From panoramic views, to colorful tiled terraces, when it comes to sights in Barcelona, Spain, Park Güell is undoubtedly one of the city’s most iconic destinations.
Built between 1900 and 1914, Park Güell was originally meant to be the site of a housing development. Unsuccessful, it instead became the park you see today, designed by the famous Catalan architect Antoni Gaudí.
Planning a trip? Take Gaudi’s Park Guell Guided Walking Tour.
To the right of the Gaudí-designed Gingerbread house-like entrance, you will in fact find Gaudí’s home, a remnant of the original park plan. Designed by Francesc Berenguer i Mestres, the house was initially built as a pilot to promote the purchase of plots in the would-be neighborhood. Instead, Gaudí designed the park, and ended up living in one of the homes, which is now a museum.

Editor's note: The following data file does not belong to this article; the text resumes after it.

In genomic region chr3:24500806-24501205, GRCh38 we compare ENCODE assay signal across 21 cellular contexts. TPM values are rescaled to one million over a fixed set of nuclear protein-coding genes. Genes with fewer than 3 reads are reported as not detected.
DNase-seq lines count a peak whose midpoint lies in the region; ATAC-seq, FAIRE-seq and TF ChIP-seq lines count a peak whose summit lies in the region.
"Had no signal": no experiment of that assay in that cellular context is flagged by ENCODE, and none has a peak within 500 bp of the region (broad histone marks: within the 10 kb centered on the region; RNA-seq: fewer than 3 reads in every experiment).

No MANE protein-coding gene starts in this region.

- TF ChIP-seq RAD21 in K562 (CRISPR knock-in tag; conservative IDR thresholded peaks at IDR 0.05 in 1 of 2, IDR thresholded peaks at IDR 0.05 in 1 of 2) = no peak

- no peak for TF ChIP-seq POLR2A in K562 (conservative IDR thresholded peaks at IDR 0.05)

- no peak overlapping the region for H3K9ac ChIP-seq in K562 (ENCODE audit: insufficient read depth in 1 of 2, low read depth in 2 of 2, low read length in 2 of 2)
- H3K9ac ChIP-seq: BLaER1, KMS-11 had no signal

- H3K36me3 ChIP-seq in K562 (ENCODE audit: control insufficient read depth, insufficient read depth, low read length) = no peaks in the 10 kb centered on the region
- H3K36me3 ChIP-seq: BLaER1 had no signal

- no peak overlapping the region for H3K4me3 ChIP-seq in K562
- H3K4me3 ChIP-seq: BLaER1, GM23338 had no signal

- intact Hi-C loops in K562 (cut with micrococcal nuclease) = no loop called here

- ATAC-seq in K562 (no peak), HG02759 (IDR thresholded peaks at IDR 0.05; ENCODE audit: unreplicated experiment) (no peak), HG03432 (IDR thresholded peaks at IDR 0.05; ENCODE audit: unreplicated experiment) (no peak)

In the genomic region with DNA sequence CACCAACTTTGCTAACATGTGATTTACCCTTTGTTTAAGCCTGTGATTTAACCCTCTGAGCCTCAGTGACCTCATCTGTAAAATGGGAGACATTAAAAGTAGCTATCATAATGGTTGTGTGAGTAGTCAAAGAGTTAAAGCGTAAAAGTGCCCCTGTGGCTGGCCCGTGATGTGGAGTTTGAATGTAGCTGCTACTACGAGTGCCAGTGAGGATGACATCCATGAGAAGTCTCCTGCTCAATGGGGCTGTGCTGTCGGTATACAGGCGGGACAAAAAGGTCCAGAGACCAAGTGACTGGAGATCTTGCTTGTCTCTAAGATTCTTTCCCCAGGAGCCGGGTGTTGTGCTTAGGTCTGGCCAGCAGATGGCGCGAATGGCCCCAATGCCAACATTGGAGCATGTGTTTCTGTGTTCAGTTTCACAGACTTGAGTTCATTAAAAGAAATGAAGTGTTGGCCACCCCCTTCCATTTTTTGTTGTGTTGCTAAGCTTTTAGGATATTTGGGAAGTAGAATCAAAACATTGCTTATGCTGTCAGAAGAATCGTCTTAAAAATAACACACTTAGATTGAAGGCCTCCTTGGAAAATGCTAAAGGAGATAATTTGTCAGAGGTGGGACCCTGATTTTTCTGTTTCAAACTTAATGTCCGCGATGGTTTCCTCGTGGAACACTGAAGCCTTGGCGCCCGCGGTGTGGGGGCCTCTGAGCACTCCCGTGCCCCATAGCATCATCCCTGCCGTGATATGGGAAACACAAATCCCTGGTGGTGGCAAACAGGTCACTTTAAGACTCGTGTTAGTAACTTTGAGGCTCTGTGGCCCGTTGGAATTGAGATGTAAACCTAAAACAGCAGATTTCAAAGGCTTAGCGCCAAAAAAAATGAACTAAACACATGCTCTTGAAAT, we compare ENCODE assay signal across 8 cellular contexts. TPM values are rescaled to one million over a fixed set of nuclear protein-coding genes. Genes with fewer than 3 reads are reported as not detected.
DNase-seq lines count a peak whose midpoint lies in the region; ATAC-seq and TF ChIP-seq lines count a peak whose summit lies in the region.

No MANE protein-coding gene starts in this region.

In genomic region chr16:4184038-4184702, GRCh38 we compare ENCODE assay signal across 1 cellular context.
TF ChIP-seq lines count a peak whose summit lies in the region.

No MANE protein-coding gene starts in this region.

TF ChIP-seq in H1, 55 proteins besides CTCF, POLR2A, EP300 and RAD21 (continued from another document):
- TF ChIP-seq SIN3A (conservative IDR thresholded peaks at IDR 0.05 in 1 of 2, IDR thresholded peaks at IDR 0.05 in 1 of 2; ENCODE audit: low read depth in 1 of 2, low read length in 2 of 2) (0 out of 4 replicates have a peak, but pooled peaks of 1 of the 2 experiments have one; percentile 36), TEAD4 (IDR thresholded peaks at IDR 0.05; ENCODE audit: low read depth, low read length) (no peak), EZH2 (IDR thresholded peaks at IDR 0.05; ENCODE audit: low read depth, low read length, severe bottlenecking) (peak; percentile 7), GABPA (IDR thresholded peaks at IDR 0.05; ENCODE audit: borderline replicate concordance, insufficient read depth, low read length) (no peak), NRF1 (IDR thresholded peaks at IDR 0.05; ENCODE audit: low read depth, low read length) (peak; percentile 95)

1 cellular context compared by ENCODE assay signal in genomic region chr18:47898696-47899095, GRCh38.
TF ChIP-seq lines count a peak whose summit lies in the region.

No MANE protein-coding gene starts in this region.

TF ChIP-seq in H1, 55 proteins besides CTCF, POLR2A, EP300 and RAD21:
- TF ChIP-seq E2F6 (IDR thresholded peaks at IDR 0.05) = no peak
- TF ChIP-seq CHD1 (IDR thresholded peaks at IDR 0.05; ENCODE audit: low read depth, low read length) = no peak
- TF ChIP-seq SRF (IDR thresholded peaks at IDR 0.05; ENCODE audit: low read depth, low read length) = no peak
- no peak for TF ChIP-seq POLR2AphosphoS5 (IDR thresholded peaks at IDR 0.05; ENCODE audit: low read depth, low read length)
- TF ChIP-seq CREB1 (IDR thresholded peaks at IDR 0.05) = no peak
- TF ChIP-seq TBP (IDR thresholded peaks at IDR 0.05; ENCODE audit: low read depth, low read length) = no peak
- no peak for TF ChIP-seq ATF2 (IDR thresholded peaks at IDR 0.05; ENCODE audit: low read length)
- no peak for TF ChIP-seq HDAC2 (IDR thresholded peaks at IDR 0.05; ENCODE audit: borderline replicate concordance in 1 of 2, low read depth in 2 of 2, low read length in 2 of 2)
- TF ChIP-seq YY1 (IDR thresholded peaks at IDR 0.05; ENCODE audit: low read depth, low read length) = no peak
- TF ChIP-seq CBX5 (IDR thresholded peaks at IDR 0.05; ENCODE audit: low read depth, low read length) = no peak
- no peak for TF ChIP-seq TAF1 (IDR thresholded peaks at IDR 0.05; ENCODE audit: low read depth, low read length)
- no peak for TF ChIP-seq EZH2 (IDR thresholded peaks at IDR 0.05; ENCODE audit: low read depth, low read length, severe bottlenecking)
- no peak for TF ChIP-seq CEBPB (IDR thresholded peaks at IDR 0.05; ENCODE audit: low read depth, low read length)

Also near the entrance is one of Barcelona’s most famous images: the dragon fountain. The colorful salamander sits mouth agape, as it appears to crawl down the middle of the staircase.
Beyond the dragon, park visitors will reach a hypostyle room of columns with a ceiling bedecked by circular mosaics. Not only does the space serve to support the above terrace, but it also drains water from above via its columns into an underground reservoir. With its mosaic serpentine-like benches and panoramic views of the city, the terrace that sits on top is undoubtedly the park’s most famous destination.
Around the park, you’ll also come across various pathways: Carob’s viaduct with its colonnaded wave-like footpath, Planter’s Viaduct with its Romanesque columns, and finally the gothic-style Museum’s Viaduct.
For still more views of the city, visit the park’s highest point: The Turó de les tres creus. While Gaudí originally intended to erect a chapel here, due to the discovery of prehistoric remains, it became the now-existing monument with three crosses.
To visit Park Güell, visitors can arrive by bus or Metro (Lesseps Metro stop), following the signs to find the entrance. Note, however, that upon arriving via public transportation, you must then take a 15-minute uphill walk.
Check out Park Güell with Viator
- Contributed by Erin Ridley